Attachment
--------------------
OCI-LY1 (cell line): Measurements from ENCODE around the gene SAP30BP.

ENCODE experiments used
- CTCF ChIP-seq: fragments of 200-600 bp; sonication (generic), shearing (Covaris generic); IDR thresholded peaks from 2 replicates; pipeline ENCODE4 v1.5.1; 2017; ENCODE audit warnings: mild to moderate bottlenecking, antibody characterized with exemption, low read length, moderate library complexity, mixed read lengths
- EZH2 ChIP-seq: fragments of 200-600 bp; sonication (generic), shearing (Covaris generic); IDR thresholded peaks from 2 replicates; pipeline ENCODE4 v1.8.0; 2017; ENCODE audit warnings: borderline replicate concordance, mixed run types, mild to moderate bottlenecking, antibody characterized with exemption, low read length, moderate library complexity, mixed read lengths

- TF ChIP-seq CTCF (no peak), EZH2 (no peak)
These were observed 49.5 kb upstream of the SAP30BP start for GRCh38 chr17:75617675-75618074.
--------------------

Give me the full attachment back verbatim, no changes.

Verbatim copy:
OCI-LY1 (cell line): Measurements from ENCODE around the gene SAP30BP.

ENCODE experiments used
- CTCF ChIP-seq: fragments of 200-600 bp; sonication (generic), shearing (Covaris generic); IDR thresholded peaks from 2 replicates; pipeline ENCODE4 v1.5.1; 2017; ENCODE audit warnings: mild to moderate bottlenecking, antibody characterized with exemption, low read length, moderate library complexity, mixed read lengths
- EZH2 ChIP-seq: fragments of 200-600 bp; sonication (generic), shearing (Covaris generic); IDR thresholded peaks from 2 replicates; pipeline ENCODE4 v1.8.0; 2017; ENCODE audit warnings: borderline replicate concordance, mixed run types, mild to moderate bottlenecking, antibody characterized with exemption, low read length, moderate library complexity, mixed read lengths

- TF ChIP-seq CTCF (no peak), EZH2 (no peak)
These were observed 49.5 kb upstream of the SAP30BP start for GRCh38 chr17:75617675-75618074.